“The King drinks” was a traditional cry used on Epiphany inviting the king or the queen of the day, according to custom, to empty their glass. This joyful, festive theme was particularly popular in 17th century Flanders and led to the creation of spin-offs.

The Smokers, also entitled The Drinking Song, was one of them. Sitting on a stool, the central figure is lifting his pipe in one hand and a glass of beer in the other. His wide open mouth indicates that he is singing loudly. Although the context of this scene is not that of the celebration of the king, there is clearly drinking and singing going on.

The influence of Adriaen Brouwer (The Smokers, New York, Metropolitan Museum of Art) is evident here both in the composition of the scene and the treatment of the figure in the background, who has been rapidly outlined. David II Teniers borrowed the figure of the smoker with his mouth open from him, and reused it several times.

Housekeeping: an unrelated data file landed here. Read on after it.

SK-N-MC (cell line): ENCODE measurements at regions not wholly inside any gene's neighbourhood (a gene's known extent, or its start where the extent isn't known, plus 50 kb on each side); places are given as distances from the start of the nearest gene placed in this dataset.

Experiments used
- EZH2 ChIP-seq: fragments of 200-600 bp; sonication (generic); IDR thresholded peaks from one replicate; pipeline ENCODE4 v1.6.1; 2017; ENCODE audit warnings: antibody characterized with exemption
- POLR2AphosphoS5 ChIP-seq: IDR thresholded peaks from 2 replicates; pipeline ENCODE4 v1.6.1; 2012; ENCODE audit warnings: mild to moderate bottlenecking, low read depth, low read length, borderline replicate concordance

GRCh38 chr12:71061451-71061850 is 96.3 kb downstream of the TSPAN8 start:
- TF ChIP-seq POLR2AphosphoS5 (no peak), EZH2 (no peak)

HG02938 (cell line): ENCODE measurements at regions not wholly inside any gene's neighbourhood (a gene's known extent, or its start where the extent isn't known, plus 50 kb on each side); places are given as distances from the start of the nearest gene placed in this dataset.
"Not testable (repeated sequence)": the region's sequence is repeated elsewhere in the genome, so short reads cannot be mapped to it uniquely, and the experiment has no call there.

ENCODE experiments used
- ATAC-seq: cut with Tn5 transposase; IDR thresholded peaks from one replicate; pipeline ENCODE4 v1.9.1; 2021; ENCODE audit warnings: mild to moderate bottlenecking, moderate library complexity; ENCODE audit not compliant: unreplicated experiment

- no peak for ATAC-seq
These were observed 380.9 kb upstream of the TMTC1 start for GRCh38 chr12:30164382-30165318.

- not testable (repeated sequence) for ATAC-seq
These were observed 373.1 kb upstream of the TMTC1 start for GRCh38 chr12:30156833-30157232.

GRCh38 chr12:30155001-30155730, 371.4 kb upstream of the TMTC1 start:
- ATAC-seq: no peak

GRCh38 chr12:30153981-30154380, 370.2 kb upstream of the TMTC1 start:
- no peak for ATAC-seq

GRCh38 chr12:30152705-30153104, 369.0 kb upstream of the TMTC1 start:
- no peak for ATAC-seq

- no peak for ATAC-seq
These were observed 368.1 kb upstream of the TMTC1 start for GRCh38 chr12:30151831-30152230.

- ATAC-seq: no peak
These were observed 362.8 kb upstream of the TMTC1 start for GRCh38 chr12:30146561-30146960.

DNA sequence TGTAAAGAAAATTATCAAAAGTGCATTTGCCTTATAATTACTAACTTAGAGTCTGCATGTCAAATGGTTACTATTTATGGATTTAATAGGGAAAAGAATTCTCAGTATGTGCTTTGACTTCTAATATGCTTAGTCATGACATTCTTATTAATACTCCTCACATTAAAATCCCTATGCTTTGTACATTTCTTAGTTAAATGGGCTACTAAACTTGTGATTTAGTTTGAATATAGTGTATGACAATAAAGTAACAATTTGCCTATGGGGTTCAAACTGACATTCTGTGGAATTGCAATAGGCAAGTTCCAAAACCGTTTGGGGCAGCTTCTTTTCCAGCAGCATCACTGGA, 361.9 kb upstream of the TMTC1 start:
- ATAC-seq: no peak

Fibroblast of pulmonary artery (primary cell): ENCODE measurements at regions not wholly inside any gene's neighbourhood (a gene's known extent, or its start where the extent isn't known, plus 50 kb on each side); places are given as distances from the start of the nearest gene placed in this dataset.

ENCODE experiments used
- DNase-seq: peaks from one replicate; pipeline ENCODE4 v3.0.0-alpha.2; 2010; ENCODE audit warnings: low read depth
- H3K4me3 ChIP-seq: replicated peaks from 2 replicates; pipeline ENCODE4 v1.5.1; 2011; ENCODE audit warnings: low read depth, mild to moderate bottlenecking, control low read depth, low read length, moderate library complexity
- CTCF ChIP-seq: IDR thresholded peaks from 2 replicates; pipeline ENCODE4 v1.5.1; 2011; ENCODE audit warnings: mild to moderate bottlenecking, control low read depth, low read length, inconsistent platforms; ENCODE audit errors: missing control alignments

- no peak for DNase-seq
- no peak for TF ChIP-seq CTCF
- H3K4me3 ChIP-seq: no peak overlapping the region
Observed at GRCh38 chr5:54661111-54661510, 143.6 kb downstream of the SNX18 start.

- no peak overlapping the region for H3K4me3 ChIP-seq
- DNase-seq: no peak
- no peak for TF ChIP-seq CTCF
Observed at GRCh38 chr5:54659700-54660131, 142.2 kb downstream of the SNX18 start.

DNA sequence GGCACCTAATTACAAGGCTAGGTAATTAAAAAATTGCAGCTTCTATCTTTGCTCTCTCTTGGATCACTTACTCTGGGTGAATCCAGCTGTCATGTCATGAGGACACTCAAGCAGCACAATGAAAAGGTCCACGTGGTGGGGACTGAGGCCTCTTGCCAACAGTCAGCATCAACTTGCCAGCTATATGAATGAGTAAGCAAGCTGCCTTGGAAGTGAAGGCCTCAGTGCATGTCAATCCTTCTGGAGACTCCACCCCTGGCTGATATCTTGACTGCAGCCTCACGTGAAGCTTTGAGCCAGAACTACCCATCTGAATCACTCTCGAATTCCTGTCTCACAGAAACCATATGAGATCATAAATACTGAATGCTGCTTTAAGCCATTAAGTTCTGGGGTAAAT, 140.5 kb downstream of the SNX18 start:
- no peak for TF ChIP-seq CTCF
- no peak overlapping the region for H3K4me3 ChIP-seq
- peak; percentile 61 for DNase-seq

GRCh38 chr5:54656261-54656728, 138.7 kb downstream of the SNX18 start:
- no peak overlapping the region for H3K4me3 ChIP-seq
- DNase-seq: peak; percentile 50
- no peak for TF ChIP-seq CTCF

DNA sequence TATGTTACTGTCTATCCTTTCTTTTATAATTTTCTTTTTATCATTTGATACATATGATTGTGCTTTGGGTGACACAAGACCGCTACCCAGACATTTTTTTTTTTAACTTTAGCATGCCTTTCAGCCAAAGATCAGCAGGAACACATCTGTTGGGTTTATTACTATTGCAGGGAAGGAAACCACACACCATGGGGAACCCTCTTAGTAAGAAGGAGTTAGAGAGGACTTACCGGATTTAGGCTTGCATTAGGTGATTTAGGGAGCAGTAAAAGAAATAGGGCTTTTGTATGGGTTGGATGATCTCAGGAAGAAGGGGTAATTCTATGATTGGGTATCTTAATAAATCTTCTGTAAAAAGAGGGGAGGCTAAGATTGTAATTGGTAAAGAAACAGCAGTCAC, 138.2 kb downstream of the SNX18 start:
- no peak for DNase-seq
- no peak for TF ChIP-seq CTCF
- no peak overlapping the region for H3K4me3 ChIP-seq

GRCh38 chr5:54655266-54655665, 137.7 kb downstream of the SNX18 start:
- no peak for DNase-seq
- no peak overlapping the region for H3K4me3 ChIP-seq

The distortion of the face due to alcohol, tobacco and singing adds a picturesque touch to the scene and gives it a moralising and comic aspect which made the painting a success, and there are numerous versions, replicas and copies of it (David II Teniers, Scene at an Inn, Prague, National Gallery).

A. R.

 

City of Paris municipal collection's website

City of Paris municipal collection's website

The online catalogue of the Petit Palais collections includes around 35,000 notes and is added to regularly. Some notes have minimal information; others are more detailed. They are illustrated or they will be shortly.

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